Most of us hope to be remembered long after we're gone, and that will certainly be the case for EMS providers in South Carolina.
In August, Oconee Medical Center in Seneca dedicated a new memorial at the flagpole that sits in front of the EMS building honoring four individuals who gave more than 10 years of service to EMS.
The project was made possible by donations from Walhalla Rescue Squad, a volunteer service that works for the hospital, in honor of two of its members.
Bricks inscribed with names and years of service honor the memory of four providers in all: Harley Chapman, Sr., who served from 1981 to 2006; Slay Whitfield, who served from 1970 to 1980; Mike Wigington, 1985 to 1995; and Ray Corn, 1966 to 1990. At the dedication ceremony, State Senator Thomas Alexander presented flags that had flown over the state capitol and now fly over the memorial at Oconee Medical Center.
"At the same time we dedicated the memorial, we did a special dedication of the EMS garage in honor of Harley Chapman," says Oconee Medical Center EMS Supervisor William Tatum. "He was a long-time shift supervisor and an on-the-side mechanic, who gave a lot of time and effort off the clock to keep those units rolling. Unfortunately, two years after he retired, he stopped by the station one day to drop off some equipment and 20 minutes after he left, we were doing CPR on him. It was quite a shock to lose him, and we still haven't recovered from it."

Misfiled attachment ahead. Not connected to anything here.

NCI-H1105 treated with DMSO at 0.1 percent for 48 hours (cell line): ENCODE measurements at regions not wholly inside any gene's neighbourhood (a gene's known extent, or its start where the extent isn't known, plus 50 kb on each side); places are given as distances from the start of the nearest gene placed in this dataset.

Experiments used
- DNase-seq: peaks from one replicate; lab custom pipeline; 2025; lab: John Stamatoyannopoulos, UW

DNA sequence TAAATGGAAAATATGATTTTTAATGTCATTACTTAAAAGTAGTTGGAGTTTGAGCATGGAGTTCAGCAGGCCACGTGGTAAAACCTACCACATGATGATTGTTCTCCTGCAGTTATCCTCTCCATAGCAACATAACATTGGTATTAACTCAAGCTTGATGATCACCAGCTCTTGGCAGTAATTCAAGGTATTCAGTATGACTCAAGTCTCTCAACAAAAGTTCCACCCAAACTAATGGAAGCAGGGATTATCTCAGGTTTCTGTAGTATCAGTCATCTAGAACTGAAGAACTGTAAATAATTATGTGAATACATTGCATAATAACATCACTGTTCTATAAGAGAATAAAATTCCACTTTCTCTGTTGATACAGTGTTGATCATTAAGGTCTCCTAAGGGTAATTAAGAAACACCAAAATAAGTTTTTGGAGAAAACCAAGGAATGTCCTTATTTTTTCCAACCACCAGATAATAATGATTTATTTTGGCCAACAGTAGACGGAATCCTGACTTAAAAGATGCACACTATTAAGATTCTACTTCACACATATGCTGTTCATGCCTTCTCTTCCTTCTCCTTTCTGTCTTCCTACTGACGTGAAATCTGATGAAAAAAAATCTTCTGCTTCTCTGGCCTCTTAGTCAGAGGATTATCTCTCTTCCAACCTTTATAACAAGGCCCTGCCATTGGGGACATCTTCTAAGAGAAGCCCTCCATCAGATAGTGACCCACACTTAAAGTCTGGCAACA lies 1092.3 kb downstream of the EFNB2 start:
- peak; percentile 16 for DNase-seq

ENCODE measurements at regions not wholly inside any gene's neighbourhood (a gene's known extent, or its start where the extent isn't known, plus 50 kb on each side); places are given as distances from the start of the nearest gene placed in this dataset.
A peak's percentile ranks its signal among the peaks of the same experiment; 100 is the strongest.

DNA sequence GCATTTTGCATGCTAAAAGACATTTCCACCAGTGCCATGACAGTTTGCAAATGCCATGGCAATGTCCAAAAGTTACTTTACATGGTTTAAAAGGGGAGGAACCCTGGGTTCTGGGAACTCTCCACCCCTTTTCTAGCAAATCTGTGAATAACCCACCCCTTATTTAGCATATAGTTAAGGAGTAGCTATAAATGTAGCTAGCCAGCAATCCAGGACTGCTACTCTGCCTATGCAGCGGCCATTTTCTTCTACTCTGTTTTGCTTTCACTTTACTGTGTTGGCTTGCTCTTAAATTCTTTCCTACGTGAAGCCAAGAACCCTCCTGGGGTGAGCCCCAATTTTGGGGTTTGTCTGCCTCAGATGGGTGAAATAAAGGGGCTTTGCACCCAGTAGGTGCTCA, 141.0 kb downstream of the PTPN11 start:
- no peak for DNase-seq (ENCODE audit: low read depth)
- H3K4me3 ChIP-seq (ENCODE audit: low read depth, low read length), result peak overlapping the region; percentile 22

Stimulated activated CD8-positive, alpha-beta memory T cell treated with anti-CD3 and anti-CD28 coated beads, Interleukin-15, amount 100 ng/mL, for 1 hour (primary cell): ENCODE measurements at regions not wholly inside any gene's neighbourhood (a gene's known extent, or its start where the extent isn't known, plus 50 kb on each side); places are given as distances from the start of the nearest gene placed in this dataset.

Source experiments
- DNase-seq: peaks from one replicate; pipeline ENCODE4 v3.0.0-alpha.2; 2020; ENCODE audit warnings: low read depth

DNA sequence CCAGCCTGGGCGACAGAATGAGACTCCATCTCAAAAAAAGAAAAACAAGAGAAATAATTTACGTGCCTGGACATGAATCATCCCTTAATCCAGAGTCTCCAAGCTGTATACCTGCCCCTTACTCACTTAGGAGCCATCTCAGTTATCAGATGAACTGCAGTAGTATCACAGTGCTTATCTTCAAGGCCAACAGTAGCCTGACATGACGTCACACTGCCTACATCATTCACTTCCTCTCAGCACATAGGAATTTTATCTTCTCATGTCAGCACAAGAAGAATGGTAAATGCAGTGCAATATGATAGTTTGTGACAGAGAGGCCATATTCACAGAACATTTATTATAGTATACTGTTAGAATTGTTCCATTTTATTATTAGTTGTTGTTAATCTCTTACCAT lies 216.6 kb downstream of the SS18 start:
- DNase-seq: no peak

Still under construction at a general county complex in Calhoun County, SC, is a state memorial that will honor all who served in EMS and died in the line of duty since the mid-1970s, says Tatum.
"The state memorial is a collaboration of several groups, including the PIER (Public Information Education and Relations) team, which I head, the South Carolina EMS Association and the EMS Educators Association."
After much discussion about where it should be located, the committee decided on the government building, which had a structure within it that wasn't being used and fit their needs.
"It's 15 minutes outside of Columbia, right off Interstate 26, and it's a rural area with not much traffic," says Tatum. "We agreed to lease it from Calhoun County for 50 years for $1, with the understanding that any modifications to the structure and surrounding area will be approved by the county council."
At this time, bricks are being sold to fund the memorial, which was dedicated during this past EMS Week, with the hope that there will be names inscribed on the bricks by EMS Week 2012. There will also be a special place of honor for names of past EMS personnel whose deaths were not line of duty, adds Tatum.
"We're still working on final details, and we've gotten a lot of good feedback. The location is more rural than what we're used to, but we agreed that no matter where we put it, if people want to see it, they'll come."